In “Tempest” by Shakespeare, the character that controls justice and injustice is Prospero. The story revolves around an unjust act. His brother occupies Prospero’s throne by dubious means. How Prospero reacts to the situation to re-establish justice and to secure his lawful right to the throne? In reality, however, Prospero’s idea of justice seems to be a part of his bifacial strategy. He expects justice, but he does not apply the same yardstick of justice to others, when he enslaves Ariel and Caliban, to achieve his goals. On the other hand, he seriously poses himself as a victim of injustice and all his efforts are aimed to set right the issue. Therefore, his idea of injustice is subjective, and one-sided. He is only concerned about his welfare. Such an attitude can be termed as working for selfish aggrandizement. If one searches for the real sense of justice, it is not available in Tempest. Prospero is the lawyer, judge and the respondent as far as the subject of justice is concerned in the play! “Prospero’s sense of justice seems extremely one-sided and mainly involves what is good for Prospero.” A reader’s search for authentic morality will be futile in the story of Tempest. Everything is confusing, with no straightforwardness in the approach of Prospero as for justice. He views justice with colored lenses.
In any story/novel/drama, an author reveals something about his beliefs and convictions through his characters, however intelligently he may try to sweep them under the carpet. A gradual change in attitude of Prospero is seen as the story advances. With Prospero as a surrogate for Shakespeare himself, his sense of justice takes a new turn and he becomes more understanding. With the author’s entry in the play, the concept of justice takes a new dimension. With the fair turn of the events, the author succeeds in molding a happy ending and that is the time for all the characters to celebrate, including Prospero. The spectators of the drama forget the initial events that created the ripples of controversy as for justice and injustice and are happy that all is well which ends well.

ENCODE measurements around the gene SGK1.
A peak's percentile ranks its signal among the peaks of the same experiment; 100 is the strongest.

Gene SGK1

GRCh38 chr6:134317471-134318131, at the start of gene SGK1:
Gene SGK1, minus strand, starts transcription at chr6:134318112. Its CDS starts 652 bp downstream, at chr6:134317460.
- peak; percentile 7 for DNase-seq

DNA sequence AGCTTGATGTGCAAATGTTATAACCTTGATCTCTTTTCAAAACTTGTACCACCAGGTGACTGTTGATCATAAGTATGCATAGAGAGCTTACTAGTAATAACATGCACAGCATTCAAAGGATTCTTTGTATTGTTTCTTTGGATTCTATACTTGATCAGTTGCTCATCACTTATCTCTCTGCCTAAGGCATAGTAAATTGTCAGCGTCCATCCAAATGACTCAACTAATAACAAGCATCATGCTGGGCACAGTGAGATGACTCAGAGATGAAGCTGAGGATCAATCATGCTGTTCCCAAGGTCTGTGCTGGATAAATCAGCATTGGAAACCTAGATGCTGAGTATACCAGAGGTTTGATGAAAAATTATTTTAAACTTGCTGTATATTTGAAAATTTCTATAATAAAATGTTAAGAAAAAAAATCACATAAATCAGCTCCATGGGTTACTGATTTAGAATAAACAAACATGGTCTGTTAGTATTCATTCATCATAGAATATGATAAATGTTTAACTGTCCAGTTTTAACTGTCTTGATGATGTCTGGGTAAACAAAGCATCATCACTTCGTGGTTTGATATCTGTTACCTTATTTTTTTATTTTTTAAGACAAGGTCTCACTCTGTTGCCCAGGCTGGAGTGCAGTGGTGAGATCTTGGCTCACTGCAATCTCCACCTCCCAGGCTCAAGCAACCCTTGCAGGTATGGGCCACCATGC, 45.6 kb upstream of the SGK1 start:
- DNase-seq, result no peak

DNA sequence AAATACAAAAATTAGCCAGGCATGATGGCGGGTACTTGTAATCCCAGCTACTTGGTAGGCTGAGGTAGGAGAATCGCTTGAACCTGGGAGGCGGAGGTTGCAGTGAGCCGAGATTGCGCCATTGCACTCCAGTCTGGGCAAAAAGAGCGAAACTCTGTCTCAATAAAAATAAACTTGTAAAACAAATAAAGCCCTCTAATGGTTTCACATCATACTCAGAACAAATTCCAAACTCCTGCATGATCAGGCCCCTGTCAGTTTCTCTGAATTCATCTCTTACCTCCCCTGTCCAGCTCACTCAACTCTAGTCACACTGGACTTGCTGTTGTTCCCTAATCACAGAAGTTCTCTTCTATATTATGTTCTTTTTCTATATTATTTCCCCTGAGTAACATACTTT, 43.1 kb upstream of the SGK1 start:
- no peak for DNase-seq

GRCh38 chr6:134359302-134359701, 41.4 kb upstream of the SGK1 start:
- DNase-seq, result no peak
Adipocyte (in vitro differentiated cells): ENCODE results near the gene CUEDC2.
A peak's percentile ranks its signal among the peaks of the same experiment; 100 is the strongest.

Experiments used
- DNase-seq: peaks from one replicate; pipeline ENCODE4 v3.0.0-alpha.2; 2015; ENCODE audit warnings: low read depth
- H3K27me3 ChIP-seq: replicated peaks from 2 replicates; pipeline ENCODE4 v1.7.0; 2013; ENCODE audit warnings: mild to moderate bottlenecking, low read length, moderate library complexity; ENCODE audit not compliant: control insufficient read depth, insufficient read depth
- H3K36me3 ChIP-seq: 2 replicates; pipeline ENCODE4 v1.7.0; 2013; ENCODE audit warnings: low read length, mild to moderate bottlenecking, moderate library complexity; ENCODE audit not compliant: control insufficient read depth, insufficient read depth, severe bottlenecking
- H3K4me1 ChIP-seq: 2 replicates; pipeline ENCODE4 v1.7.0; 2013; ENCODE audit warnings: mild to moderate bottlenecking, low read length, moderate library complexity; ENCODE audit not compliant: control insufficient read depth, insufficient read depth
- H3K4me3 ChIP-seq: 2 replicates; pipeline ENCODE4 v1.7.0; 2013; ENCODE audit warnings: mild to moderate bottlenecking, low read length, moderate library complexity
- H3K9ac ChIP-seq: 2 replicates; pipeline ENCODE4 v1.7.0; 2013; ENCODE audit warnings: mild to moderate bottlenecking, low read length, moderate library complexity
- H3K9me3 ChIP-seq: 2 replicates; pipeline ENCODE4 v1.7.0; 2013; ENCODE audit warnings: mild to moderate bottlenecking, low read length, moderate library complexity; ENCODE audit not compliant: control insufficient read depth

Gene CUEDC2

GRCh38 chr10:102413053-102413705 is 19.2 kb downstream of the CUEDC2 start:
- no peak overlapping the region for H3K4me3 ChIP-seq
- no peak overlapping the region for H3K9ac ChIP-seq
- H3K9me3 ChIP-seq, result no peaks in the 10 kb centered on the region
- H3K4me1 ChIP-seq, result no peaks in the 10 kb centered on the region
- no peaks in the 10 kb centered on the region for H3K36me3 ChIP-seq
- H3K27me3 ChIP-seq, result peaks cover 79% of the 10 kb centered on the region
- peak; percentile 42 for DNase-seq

The real dramatic elements come to the fore to provide the new turn and refreshing meaning to the story in the later part of the drama. Prospero uses magic, tricks which echo the special effects and he succeeds in persuading the characters and audience about the correctness of the case. He turns as a rightful claimant of justice. The righteousness of his methods is established and he succeeds in liberating the audience from the state of confusion. It now begins to side with him and gets convinced about his claim for justice. Prospero emerges as a reformed personality and rehabilitated internally. The audience loves and appreciates this new trend in imparting justice. He forgives his enemies, his slaves are released, the magical powers are no more there and at the end of the play the audience sees him only as an old man. “The wisdom of the princely hermit, Prospero, has a magical and mysterious air; the disagreeable impression left by the black falsehood of the two usurpers is softened by the honest gossiping of the old and faithful Gonzalo; Trinculo and Stephano, two good-for-nothing drunkards, find a worthy associate in Caliban; and Ariel hovers sweetly over the whole as the personified genius of the wonderful fable.”(The Tempest….) In fine, the concept of justice and injustice is related to the growth of the characters, as seen through the eyes and experience of Prospero. The tempest blows over and provides an entertaining end to the characters and viewers.